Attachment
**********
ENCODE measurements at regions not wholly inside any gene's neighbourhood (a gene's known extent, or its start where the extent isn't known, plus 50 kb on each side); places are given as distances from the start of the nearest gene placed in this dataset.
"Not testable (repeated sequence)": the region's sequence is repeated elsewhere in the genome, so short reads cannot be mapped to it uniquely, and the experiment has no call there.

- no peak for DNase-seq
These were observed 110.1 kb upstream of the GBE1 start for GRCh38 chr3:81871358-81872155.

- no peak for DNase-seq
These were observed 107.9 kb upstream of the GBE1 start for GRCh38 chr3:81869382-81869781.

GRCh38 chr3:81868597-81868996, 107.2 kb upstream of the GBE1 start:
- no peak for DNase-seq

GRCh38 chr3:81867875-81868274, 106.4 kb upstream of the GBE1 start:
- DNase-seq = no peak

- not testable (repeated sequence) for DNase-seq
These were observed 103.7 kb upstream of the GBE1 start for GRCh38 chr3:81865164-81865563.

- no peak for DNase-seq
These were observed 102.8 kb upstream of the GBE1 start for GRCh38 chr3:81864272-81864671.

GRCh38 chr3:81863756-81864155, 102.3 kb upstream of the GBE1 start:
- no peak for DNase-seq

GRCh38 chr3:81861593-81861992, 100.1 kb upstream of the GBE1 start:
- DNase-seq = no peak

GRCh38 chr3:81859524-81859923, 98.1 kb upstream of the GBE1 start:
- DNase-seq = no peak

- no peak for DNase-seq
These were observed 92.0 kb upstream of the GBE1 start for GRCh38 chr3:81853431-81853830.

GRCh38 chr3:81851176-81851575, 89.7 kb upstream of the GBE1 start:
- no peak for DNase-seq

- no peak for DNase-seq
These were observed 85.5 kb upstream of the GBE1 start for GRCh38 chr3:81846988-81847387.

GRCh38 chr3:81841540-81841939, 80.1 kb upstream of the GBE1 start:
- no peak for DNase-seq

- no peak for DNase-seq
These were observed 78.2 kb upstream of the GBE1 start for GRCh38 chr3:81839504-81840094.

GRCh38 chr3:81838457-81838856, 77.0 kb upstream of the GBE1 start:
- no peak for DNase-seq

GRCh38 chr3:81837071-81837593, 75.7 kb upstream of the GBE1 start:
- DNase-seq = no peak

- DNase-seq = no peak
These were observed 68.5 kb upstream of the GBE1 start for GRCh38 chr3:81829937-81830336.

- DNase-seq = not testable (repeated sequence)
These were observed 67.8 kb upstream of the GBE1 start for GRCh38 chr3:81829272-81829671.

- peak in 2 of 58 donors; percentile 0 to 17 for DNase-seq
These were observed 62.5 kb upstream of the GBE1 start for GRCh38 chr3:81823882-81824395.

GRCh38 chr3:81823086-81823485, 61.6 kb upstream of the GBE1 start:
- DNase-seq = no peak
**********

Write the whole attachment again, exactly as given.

ENCODE measurements at regions not wholly inside any gene's neighbourhood (a gene's known extent, or its start where the extent isn't known, plus 50 kb on each side); places are given as distances from the start of the nearest gene placed in this dataset.
"Not testable (repeated sequence)": the region's sequence is repeated elsewhere in the genome, so short reads cannot be mapped to it uniquely, and the experiment has no call there.

- no peak for DNase-seq
These were observed 110.1 kb upstream of the GBE1 start for GRCh38 chr3:81871358-81872155.

- no peak for DNase-seq
These were observed 107.9 kb upstream of the GBE1 start for GRCh38 chr3:81869382-81869781.

GRCh38 chr3:81868597-81868996, 107.2 kb upstream of the GBE1 start:
- no peak for DNase-seq

GRCh38 chr3:81867875-81868274, 106.4 kb upstream of the GBE1 start:
- DNase-seq = no peak

- not testable (repeated sequence) for DNase-seq
These were observed 103.7 kb upstream of the GBE1 start for GRCh38 chr3:81865164-81865563.

- no peak for DNase-seq
These were observed 102.8 kb upstream of the GBE1 start for GRCh38 chr3:81864272-81864671.

GRCh38 chr3:81863756-81864155, 102.3 kb upstream of the GBE1 start:
- no peak for DNase-seq

GRCh38 chr3:81861593-81861992, 100.1 kb upstream of the GBE1 start:
- DNase-seq = no peak

GRCh38 chr3:81859524-81859923, 98.1 kb upstream of the GBE1 start:
- DNase-seq = no peak

- no peak for DNase-seq
These were observed 92.0 kb upstream of the GBE1 start for GRCh38 chr3:81853431-81853830.

GRCh38 chr3:81851176-81851575, 89.7 kb upstream of the GBE1 start:
- no peak for DNase-seq

- no peak for DNase-seq
These were observed 85.5 kb upstream of the GBE1 start for GRCh38 chr3:81846988-81847387.

GRCh38 chr3:81841540-81841939, 80.1 kb upstream of the GBE1 start:
- no peak for DNase-seq

- no peak for DNase-seq
These were observed 78.2 kb upstream of the GBE1 start for GRCh38 chr3:81839504-81840094.

GRCh38 chr3:81838457-81838856, 77.0 kb upstream of the GBE1 start:
- no peak for DNase-seq

GRCh38 chr3:81837071-81837593, 75.7 kb upstream of the GBE1 start:
- DNase-seq = no peak

- DNase-seq = no peak
These were observed 68.5 kb upstream of the GBE1 start for GRCh38 chr3:81829937-81830336.

- DNase-seq = not testable (repeated sequence)
These were observed 67.8 kb upstream of the GBE1 start for GRCh38 chr3:81829272-81829671.

- peak in 2 of 58 donors; percentile 0 to 17 for DNase-seq
These were observed 62.5 kb upstream of the GBE1 start for GRCh38 chr3:81823882-81824395.

GRCh38 chr3:81823086-81823485, 61.6 kb upstream of the GBE1 start:
- DNase-seq = no peak